Into the woods

Eat the slick interior of an oyster and you’re left with two shells, layered like mica or phyllo, blues shading into grays shading into lavenders and creams. I’ve never found a pearl in one, though I think of Steinbeck’s The Pearl (first read in fourth grade) nearly every time I eat an oyster.

But today it’s the debris that interests me, those massive piles of shells left after the sweet bivalve has been plucked. And particularly the strong-brittle substance known as tabby, which, like so much else, enslaved African Americans learned to fabricate and then turn into objects of utility: oyster-shell bricks with which to build houses, their own and those of the people who professed to own them. People like my ancestors.

I have such a brick in my family room here in Ann Arbor. It came to me from my late mother, who undoubtedly explained its origins to me, but I’ve forgotten them. I assume it’s from coastal Georgia, where my forebears grew cotton. The land is saltwater marsh, a fragile ecosystem then and now, riddled with snakes, gators, crabs and other crustaceans. In the summer, 19th-century planters used to escape the malarial swamplands by heading inland. They left their slaves to contend with the pests and keep working the land—dredging canals, clearing tick-ridden woods to make fields, hauling supplies from wharf to plantation to wharf, endless labor. And of course picking, sorting, baling cotton. Men and women both were expected to pick 80, 90, 100 or more pounds of cotton a day; a shortfall meant whipping.

A man I met last year at a conference, a former staff member at the Historic Preservation Trust, has proposed a “Who Built America” campaign to mark—and celebrate—the anonymous contributions of enslaved African Americans to the nation’s infrastructure. To date he’s got no takers.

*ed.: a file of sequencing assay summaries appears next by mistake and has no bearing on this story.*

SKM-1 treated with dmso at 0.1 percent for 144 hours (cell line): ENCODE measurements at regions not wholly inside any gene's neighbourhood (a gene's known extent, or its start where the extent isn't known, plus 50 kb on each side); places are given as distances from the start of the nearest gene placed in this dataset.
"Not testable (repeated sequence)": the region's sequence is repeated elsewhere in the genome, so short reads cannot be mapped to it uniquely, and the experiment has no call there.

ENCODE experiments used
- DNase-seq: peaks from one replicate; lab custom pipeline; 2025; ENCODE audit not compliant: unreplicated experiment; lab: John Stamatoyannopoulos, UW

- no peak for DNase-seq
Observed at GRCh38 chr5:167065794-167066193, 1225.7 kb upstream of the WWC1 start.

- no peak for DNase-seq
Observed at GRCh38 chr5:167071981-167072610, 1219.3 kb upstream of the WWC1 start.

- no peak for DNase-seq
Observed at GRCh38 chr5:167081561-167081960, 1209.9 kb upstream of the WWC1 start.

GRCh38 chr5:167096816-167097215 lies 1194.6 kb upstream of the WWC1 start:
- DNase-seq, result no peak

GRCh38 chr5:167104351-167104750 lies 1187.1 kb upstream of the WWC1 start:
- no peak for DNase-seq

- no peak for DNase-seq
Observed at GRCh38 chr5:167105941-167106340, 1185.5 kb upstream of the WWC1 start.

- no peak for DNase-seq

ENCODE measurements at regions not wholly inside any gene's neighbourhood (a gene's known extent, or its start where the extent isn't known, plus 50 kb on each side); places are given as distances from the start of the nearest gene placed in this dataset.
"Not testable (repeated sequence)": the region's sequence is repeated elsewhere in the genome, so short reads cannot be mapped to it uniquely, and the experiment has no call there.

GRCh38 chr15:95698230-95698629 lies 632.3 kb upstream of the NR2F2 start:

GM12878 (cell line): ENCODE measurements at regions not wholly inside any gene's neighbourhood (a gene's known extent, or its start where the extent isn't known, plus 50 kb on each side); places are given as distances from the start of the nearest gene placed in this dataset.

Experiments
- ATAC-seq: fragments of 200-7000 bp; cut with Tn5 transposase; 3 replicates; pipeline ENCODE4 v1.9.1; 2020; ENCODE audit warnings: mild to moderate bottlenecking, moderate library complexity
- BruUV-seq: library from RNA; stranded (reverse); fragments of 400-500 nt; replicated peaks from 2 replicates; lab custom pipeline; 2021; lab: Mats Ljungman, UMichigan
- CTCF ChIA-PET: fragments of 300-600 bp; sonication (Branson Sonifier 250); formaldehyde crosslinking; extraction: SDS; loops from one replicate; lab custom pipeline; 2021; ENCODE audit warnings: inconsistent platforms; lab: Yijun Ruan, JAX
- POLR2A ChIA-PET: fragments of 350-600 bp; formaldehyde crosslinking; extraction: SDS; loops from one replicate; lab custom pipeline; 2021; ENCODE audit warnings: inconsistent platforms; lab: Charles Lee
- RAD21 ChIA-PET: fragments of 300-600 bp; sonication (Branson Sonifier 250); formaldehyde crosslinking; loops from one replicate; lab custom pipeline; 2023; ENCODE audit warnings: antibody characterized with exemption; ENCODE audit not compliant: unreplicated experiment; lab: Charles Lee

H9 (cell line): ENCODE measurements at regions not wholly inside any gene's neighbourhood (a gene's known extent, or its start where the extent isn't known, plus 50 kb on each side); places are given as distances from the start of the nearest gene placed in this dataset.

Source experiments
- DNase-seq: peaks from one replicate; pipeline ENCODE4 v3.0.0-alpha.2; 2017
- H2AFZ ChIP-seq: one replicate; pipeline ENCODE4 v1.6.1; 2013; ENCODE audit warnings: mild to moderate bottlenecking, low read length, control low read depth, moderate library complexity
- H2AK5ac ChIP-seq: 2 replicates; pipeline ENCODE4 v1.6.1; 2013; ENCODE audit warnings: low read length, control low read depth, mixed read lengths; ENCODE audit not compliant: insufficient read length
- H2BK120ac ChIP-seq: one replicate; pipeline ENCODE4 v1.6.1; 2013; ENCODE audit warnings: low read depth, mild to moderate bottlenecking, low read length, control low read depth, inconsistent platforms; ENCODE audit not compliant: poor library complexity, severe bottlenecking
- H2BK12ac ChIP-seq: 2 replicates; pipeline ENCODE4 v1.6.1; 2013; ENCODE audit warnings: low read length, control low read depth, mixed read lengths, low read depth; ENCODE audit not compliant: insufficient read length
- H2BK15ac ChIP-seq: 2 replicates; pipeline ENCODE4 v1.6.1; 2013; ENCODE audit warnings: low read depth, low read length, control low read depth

Many of these things came to mind in May as I stood deep inside a grove of tick-ridden woods in coastal Georgia, on acreage my family owned in the years leading up to the Civil War. I’d gone in with an archaeologist who’s been working on a dig to retrieve artifacts from a  a half-dozen former slave cabins on the site. The foundations of those cabins are tabby brick—so much tabby, in fact, that the archaeologists are using some of the bricks to hold down the protective tarps they lay over the sites each evening. Together, the archaeologist and I inspected two of the cabins where she and her team have found the remains of adjoining tabby fireplaces. On either side of a shared chimney, a family of as many as ten would have lived. The space is maybe twelve square feet. It was humid and buggy the day we went in, and when we emerged, we each picked nearly a score of tiny red ticks from our pants and shoes.

Inside one cabin, the team had found a nineteenth-century penny with the word “Liberty” stamped on its surface. Perhaps the enslaved people who lived here studied it with hope? More likely, they doused their fears and sorrows with one of the multiple pipe bowls the archaeologists have also found at the site, along with shards of pottery and glass, all of which will eventually be taken to an archive for storage.

But not the fireplaces. Not the tabby foundations of the cabins. Those will be turned back into the earth and ultimately covered with an asphalt parking lot. My first—and enduring—impulse is to rail against this desecration. Americans are quick to fault others (the Taliban, ISIS) for destroying cultural heritage in the name of religious ideology. But we do it in the name of commerce.